This interview was originally posted on abc.net.au
Leina on Curved Runway for Triple J Hack
Leina Broughton sat down with Dave Marchese on Triple J’s Hack.
With the return of the biggest fashion event of the year, Afterpay Australian Fashion Week, it’s time to reignite the flame surrounding sizing on the runway. Broughton and Marchese touched on a number of topics surrounding these issues, focussing largely on the lack of representation on the runway and the introduction of a Curve Edit in Sydney.
You can listen to the full interview here from 24.00 or read below for a summary of the conversation between Broughton and Marchese.
“Australian fashion week has been operating for 26 years now and we’ve only ever seen one size and shape represented on the runway,” Broughton said.
Broughton continues to explain the total lack of representation of the average Australian woman when time and time again we are only seeing models in sizes 6 to 8 with the occasional size 10. It is such a small representation of what the population really is. “As a whole it’s (Australian Fashion Week) really stuck at an age where one size and shape is being showcased,” Broughton said. With 75% of women in Australia being over a size 12 it’s about time the industry catches up.
This may be sooner than we think with the introduction of a Curve Edit Runway at Afterpay Australian Fashion Week in Sydney. “It will be the first time we see women of all different shapes and sizes being represented on the runway,” Broughton said.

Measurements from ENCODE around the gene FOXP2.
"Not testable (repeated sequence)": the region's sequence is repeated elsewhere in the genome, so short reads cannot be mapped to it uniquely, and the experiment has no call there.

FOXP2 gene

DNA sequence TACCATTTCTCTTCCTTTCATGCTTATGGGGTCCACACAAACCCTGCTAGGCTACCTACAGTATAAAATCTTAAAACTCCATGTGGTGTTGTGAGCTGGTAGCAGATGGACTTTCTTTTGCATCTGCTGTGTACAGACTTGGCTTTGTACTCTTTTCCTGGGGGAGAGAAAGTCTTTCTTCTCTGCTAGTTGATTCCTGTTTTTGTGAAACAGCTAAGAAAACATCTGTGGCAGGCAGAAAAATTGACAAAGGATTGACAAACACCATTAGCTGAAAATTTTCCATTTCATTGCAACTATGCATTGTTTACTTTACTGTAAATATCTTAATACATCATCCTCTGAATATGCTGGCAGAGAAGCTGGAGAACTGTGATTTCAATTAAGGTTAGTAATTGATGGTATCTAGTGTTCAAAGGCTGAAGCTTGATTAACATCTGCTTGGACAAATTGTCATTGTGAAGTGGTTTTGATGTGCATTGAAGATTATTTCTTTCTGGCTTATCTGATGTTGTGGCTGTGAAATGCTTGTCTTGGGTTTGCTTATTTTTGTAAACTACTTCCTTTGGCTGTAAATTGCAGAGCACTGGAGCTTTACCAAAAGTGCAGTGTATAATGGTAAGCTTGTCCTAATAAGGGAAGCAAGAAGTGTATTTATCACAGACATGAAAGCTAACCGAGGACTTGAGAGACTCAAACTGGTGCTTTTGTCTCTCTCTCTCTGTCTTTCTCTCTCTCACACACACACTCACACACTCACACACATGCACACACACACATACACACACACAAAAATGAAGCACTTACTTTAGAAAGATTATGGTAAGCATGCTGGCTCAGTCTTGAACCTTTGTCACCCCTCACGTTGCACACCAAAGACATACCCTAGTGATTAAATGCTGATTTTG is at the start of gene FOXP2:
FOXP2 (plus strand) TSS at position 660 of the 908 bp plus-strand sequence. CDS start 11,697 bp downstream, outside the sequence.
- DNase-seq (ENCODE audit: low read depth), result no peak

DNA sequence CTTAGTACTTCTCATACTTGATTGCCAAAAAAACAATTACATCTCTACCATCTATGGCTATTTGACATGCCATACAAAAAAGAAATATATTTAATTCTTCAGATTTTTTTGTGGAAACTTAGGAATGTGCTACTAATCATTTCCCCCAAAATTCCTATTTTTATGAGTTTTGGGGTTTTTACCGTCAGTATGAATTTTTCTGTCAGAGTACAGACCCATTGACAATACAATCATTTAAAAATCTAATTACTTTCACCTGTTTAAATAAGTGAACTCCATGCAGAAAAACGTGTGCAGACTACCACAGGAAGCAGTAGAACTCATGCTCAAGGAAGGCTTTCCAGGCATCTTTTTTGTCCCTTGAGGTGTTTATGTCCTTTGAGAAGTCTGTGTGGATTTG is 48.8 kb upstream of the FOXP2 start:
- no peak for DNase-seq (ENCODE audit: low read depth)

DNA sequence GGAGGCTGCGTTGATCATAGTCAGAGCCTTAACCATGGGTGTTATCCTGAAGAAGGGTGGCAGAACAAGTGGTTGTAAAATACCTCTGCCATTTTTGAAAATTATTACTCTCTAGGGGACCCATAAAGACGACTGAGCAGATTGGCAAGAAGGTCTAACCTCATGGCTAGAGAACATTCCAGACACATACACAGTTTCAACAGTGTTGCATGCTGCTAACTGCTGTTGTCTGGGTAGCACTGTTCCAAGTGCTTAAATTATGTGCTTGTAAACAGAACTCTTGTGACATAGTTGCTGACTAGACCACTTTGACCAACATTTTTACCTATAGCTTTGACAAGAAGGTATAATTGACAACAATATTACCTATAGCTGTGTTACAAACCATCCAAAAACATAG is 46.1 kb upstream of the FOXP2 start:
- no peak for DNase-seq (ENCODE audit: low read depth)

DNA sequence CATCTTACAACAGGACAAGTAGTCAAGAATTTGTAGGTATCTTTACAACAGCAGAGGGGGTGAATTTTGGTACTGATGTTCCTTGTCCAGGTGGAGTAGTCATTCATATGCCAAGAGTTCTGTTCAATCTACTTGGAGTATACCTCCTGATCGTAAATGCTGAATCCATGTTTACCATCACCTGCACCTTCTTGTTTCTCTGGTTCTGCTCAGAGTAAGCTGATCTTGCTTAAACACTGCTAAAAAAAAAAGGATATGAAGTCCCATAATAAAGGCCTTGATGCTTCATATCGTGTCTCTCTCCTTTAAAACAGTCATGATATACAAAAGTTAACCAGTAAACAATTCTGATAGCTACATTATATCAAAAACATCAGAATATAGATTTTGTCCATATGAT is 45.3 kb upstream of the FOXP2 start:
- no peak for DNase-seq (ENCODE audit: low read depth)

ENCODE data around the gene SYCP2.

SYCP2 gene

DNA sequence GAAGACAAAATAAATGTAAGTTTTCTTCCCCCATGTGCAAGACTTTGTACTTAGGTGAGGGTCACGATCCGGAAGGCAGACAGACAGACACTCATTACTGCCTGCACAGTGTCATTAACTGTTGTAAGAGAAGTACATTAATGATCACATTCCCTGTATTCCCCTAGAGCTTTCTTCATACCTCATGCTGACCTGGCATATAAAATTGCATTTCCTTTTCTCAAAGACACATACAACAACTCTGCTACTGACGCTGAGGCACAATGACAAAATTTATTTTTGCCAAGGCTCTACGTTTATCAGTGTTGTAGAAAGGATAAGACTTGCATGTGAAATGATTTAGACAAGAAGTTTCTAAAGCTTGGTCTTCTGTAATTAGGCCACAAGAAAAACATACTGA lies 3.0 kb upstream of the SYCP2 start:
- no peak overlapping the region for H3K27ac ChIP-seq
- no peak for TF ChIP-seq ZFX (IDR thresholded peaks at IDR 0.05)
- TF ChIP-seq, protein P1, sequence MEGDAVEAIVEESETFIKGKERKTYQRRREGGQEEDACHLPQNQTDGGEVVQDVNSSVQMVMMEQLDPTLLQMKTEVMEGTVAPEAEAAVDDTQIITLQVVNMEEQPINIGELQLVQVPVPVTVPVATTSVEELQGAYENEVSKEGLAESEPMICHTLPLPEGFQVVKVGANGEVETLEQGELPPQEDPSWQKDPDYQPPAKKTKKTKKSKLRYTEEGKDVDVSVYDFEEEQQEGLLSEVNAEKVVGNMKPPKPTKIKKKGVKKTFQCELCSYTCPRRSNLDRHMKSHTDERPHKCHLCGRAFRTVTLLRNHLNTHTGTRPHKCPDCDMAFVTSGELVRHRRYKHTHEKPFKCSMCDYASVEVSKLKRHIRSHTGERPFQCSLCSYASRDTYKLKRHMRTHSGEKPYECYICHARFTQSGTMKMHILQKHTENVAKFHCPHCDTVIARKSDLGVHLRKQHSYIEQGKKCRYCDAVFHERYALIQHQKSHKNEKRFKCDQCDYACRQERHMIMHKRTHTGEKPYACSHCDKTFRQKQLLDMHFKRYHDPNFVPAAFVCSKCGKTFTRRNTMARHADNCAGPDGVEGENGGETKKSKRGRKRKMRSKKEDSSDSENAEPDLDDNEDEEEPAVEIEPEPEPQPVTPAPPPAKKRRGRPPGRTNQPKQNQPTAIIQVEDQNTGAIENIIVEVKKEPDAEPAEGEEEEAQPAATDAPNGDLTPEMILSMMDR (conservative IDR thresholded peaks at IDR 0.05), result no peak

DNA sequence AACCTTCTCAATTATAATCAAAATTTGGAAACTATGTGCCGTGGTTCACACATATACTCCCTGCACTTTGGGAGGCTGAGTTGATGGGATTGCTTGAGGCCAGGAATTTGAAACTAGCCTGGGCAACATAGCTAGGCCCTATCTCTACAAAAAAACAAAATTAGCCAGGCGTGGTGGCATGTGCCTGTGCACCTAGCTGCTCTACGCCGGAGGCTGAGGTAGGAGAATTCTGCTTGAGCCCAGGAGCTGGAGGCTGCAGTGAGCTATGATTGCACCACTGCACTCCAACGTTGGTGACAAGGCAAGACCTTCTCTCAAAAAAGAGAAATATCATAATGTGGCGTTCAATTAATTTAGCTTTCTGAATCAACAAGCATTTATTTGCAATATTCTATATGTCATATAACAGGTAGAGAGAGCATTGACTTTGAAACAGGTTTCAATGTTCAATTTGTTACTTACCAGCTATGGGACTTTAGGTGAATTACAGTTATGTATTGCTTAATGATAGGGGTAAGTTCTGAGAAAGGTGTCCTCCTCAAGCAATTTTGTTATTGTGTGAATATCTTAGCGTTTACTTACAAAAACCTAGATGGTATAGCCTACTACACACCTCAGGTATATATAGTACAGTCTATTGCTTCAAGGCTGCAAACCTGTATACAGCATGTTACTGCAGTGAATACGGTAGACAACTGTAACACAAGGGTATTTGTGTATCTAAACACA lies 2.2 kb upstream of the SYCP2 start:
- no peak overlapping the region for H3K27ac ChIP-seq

Marchese mentioned to Broughton that not everyone was happy about this introduction as it makes the problem worse by publicly separating sizing into two distinct groups. “At some point if we’re going to want to see change, there has to be something like a curve runway, where we can say ‘hey - this is what it looks like’ and we can start trickling it down across all runway shows,” Broughton responded.
The introduction of a curve runway is the statement we have to make to get the ball rolling. “To go to the extremes of showing a full curve runway means that we’re still not getting anywhere to see the changes that should be happening at fashion weeks,” Broughton said in response to whether or not this runway will lead to change. “We need to see more action across the board, across the whole industry. It's not just the brands, but also the modelling agencies, where we’re constantly trying to look for models of different sizes but they’re not represented at the modelling level,” Broughton continued.
“While I think it would be really easy for us to point the finger and say hey, ‘high-end brands need to take full responsibility for this,’ it's really the whole industry that needs to get onboard” Broughton claimed.
The introduction of a curve runway is a huge achievement for Australian women, but we still have a long way to go before all women are recognised equally within the industry.